Other cities and regions may have plenty of available land. However, they will need to improve their quality of business and quality of life attributes too if they are to significantly ease pressure in Auckland. And worldwide we see that agglomeration into major cities continues despite congestion and high property prices. Clearly, both employers and employees often see better long-term prospects in these major cities, despite efforts to develop other regions.
In both New Zealand and Australia, we certainly see more people in major cities, but little evidence of the vaunted productivity gains from continued concentration of people in these places. Natural-resource-based economies tend to be like that, but there is no hint of that as an issue in the Secretary’s story.
And from there the speech heads downhill again
Central government has created more capability through urban growth functions in HUD, and appointing senior regional officials to lead engagement and coordinate government across regions.
Of course lifting wellbeing across the regions is not just up to central government, which is why we see more partnering with local government and regional economic development agencies over recent years to develop action plans.
Lots of busy bureaucrats, lots of meetings for ministers and officials to open and attend, but not much sign of any understanding of quite why the overall economy has performed so poorly over so long (when almost all the tools of economic policy are controlled at the central government level).
Of the final page, I could commend her sense of humour, including this old Tom Scott cartoon (if memory serves from back in the late 80s or early 90s)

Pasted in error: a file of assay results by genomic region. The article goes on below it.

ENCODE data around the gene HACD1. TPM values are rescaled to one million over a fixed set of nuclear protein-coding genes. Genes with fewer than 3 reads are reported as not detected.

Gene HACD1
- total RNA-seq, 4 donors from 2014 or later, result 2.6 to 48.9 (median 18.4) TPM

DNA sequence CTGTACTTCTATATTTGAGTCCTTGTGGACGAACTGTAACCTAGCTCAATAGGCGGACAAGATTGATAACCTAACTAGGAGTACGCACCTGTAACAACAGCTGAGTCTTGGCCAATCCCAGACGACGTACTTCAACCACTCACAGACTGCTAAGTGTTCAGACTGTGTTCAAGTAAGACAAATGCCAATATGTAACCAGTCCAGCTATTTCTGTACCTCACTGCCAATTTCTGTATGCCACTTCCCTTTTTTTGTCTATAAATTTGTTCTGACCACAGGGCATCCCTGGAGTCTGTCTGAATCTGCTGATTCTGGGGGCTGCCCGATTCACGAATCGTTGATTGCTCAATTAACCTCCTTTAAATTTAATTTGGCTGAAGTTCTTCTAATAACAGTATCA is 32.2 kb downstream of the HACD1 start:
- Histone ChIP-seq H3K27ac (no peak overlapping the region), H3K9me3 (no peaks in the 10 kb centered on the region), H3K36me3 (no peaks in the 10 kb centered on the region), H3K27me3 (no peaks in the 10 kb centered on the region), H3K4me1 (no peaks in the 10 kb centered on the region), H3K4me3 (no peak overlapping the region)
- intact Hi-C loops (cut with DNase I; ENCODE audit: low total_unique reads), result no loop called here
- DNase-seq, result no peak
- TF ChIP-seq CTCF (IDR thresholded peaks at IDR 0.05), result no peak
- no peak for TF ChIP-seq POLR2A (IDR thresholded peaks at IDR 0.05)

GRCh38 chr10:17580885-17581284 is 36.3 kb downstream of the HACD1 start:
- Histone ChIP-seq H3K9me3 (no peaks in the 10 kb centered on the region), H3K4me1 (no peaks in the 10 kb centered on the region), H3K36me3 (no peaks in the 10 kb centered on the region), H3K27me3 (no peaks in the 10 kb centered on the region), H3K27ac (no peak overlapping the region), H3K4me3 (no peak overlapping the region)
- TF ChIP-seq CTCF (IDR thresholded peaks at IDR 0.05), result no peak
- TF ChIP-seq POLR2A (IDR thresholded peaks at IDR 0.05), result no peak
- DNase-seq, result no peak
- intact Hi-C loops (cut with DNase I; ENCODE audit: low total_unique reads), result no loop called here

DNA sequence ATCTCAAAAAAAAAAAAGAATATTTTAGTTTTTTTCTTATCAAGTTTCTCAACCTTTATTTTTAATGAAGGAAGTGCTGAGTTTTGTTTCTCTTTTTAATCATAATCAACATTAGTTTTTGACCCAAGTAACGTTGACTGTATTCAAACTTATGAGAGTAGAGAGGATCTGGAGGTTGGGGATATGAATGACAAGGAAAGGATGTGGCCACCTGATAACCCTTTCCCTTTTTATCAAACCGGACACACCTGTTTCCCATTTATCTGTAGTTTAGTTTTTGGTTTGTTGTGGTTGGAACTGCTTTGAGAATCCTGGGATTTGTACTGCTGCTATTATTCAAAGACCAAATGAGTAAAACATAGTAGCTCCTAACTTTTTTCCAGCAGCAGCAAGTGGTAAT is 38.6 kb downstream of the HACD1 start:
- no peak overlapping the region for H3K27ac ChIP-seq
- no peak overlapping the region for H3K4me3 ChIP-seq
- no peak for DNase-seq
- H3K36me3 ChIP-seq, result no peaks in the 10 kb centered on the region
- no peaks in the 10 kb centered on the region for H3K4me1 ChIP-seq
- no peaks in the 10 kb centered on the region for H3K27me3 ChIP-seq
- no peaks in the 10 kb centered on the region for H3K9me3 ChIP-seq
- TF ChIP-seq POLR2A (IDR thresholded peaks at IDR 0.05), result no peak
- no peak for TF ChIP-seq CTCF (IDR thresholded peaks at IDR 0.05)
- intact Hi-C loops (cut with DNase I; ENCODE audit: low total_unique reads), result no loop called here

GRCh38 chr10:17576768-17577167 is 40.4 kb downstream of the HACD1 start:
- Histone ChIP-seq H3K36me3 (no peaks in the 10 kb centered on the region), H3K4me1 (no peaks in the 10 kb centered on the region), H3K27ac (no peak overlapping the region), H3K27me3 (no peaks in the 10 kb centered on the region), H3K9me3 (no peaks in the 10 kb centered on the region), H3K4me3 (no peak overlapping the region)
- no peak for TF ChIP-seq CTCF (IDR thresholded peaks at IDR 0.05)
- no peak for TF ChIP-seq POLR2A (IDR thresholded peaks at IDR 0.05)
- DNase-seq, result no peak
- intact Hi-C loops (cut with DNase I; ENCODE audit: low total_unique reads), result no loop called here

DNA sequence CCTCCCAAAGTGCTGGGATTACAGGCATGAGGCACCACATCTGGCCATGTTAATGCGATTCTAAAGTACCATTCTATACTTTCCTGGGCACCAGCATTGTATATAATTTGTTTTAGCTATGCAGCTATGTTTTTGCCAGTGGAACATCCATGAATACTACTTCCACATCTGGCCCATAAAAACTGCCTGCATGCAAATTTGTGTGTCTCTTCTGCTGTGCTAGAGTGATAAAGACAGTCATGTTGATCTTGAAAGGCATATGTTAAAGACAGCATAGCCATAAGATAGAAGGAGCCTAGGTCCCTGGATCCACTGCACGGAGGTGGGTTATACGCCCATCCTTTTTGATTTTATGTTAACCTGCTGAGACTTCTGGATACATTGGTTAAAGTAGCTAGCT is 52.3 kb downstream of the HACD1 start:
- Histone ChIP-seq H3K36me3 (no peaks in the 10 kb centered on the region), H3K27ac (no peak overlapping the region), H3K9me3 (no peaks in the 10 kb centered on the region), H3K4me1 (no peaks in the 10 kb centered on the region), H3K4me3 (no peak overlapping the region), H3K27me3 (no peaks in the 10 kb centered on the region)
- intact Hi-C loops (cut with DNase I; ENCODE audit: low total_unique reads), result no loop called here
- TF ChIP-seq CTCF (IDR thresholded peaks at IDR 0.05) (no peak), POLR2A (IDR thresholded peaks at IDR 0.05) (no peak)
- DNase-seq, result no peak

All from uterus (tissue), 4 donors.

But then it is straight back to the self-congratulatory stuff
In closing, I want to acknowledge that being an economist working in public policy is incredibly rewarding, but it can also be challenging. We are a community of professionals that sometimes has to be loud to be heard. When people want the comfort of policy that is simple, certain, and swift, we can find ourselves the sometimes uncomfortable voice of technical rigour, nuance, and realism.
I guess that it might have been music to the ears of some in the audience. But we don’t – or shouldn’t – hire senior public servants to tell people (including ministers) what they want to hear. Sadly, there has been little consistent sign of The Treasury offering that “uncomfortable voice of technical rigour, nuance, and realism” in recent years, especially on these big-picture economic performance failings. They seem to have been content to just go along, to maintain access (perhaps) by not addressing the hard issues, and playing distraction with the fluffy stuff while the economic prospects – the living standards prospects – of New Zealanders, regional or urban, drifted further behind.
It is still early days for McLiesh. I have heard a few positive things about the new Secretary, including hints of renewed emphasis on rigour. I hope this particular speech isn’t a foretaste of the standard we can expect, but that the Treasury really does begin asking the hard questions, doing robust analysis, not simply going along with conventional political verities (eg regional development). Perhaps there isn’t a political demand for such advice and analysis – are there any politicians who really care? – but shouldn’t stop The Treasury being a voice, perhaps at times crying in the wilderness, pointing to how things might be such better here. As a hint, regional economic development agencies aren’t likely to be any substantive part of the answer.